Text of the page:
By Eden Gallanter
Have you enjoyed biking or strolling along the Bay Trail? Chances are you’ve seen a pudgy, black-hooded and dusky-colored water bird known as the American Coot. Coots are typically a little over a foot long with a two-foot wingspan, are dark-gray in color, and have a white bill and yellowish, lobed feet. They lay large clutches of 8-12 eggs, can both swim and dive, and make a variety of clucking noises, sometimes punctuated by a thin cry.
The coot is a common sight around shallow bodies of fresh and salt water, like ponds, lakes, marshes, and streams, especially those bordered by reeds, rushes, and grasses. Coots mostly like to eat water plants and algae, though they will also munch on grasses, grains, and tiny water animals like tadpoles and insect larvae. These social birds spend their days browsing for food in groups, and move their heads in a constant back and forth motion while swimming in hopes of catching something to eat. Coots are clumsy fliers, and have to run on the surface of the water in order to build up enough speed to become airborne.
Despite their jolly appearance, coots are fierce. These birds can be quite violent in defending their territory, and are surprisingly willing to kill their own offspring if they peep too loudly or too weak at feeding time. The breeding season in particular is a time of year that inspires all kinds of criminal behavior in this squat little bird. Females who already have happy nests of their own often sneak up to other coots’ nests to add a few eggs, to be nurtured at the expense of their unwitting neighbors. When coot eggs hatch, the chicks quickly grow into small, fluffy creatures with bright red and yellow feathers on their heads and shiny red bills. However, these festive-looking chicks grow into swaggering youths, who, as a result of overconfident behavior, frequently fall prey to a wide variety of ferocious predators. In fact, juvenile coots supply our national bird, the American Bald Eagle, with 80% of its meals.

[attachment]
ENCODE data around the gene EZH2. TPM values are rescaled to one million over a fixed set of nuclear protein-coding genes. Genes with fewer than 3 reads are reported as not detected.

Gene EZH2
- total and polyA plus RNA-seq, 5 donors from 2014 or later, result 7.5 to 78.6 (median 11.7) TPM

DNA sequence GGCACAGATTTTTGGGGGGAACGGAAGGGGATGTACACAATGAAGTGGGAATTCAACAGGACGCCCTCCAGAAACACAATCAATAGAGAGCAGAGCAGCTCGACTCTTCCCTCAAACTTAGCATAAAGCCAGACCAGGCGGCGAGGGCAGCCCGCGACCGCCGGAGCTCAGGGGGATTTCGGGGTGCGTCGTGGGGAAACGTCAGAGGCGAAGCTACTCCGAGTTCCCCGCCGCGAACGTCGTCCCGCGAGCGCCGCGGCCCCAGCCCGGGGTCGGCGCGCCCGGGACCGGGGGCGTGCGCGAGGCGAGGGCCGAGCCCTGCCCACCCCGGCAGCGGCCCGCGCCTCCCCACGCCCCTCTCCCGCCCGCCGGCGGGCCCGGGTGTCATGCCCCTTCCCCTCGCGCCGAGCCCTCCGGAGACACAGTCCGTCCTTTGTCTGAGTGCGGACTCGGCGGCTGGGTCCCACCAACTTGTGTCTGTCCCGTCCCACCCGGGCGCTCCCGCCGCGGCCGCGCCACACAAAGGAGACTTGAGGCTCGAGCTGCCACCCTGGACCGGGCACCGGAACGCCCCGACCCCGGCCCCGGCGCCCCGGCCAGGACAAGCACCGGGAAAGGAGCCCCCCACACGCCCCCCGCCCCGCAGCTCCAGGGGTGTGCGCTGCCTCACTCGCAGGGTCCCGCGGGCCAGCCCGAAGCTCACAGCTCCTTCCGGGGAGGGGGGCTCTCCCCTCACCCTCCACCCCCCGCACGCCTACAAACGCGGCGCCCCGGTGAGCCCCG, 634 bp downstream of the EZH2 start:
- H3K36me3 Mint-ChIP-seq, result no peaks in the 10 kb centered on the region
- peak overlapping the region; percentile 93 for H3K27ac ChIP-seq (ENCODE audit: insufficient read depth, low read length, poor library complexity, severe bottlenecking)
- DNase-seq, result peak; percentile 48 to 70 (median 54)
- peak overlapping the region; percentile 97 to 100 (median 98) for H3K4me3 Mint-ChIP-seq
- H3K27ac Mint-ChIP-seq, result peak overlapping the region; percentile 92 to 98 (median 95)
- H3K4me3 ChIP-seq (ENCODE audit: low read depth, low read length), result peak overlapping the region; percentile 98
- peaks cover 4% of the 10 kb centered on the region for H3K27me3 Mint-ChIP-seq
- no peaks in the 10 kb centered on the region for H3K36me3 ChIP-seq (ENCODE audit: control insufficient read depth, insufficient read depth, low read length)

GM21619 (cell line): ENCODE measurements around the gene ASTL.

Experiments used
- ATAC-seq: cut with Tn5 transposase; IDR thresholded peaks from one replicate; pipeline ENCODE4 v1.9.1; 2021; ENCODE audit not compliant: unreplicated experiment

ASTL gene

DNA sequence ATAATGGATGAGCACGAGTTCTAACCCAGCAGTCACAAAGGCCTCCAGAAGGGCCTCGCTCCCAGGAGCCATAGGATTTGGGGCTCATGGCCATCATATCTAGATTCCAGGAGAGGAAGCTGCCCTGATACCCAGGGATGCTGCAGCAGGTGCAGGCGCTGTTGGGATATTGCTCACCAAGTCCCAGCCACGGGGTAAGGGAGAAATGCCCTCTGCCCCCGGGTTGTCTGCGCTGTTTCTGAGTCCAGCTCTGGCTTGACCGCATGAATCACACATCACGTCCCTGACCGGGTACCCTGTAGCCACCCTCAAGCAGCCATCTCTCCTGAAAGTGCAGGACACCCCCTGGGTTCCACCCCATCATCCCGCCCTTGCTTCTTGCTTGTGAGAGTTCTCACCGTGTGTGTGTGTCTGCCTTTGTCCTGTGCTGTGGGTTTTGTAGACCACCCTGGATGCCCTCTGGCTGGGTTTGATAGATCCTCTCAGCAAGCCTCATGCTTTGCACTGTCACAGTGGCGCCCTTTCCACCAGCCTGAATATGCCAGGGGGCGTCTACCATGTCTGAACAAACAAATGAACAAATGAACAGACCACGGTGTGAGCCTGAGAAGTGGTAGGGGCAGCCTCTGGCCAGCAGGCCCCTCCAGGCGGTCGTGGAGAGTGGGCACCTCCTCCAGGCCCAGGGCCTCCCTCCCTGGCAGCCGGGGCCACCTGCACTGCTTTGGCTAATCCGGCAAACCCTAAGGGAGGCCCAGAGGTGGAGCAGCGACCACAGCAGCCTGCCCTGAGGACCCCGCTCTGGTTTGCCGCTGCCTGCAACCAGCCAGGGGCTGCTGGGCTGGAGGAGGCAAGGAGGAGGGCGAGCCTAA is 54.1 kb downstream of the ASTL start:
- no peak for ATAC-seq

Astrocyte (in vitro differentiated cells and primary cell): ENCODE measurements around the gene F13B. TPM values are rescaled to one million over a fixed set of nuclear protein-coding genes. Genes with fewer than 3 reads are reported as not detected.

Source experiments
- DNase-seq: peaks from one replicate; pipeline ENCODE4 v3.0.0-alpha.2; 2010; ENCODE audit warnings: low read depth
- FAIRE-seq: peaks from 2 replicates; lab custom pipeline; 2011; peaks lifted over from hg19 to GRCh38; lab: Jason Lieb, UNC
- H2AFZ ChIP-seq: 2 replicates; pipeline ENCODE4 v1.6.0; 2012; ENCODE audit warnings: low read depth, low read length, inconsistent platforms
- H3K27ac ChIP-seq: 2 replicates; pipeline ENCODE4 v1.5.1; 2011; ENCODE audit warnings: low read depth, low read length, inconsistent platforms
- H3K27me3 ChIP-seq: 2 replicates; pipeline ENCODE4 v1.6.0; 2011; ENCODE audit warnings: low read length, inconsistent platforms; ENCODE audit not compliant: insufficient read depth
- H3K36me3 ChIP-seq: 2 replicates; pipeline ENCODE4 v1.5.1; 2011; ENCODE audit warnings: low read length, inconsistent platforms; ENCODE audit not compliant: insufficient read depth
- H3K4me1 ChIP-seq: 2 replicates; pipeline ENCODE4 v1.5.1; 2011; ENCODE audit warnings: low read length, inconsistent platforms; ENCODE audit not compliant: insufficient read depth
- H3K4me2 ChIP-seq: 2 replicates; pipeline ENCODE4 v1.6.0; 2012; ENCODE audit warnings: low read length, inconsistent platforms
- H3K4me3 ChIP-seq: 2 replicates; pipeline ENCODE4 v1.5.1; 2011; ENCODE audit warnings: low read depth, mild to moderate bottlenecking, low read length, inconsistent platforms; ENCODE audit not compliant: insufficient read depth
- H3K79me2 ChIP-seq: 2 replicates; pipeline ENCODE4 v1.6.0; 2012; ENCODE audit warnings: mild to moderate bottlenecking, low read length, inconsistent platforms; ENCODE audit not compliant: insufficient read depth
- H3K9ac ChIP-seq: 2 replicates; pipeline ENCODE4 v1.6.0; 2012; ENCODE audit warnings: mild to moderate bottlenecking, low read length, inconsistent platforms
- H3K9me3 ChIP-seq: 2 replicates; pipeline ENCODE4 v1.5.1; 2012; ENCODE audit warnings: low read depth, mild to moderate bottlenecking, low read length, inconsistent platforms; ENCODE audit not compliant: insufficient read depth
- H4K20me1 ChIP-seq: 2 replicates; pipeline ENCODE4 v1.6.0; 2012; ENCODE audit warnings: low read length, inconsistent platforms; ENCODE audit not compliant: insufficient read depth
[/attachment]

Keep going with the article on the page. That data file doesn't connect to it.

Despite some seemingly ill-advised and dishonorable behavior, the American coot is as wonderfully successful in the San Francisco Bay Area as it is all across the country. They are able to live in suburban parks and sewage ponds as well as their more traditional habitats. Coots merely need bodies of still water that contain heavy stands of aquatic plants, and any manner of a wide range of food, from algae to snails, salamanders to oak tree leaves. In fact, coots are so common and so widespread that they serve a useful function in the study of environmental contamination. Because they live in wetlands, they can accumulate pollutants, so scientists can monitor these common birds to assess the larger environment. Coots may not be elegant, graceful, or tuneful birds, but they are enthusiastically populous and thriving all across our Bay Area watersheds.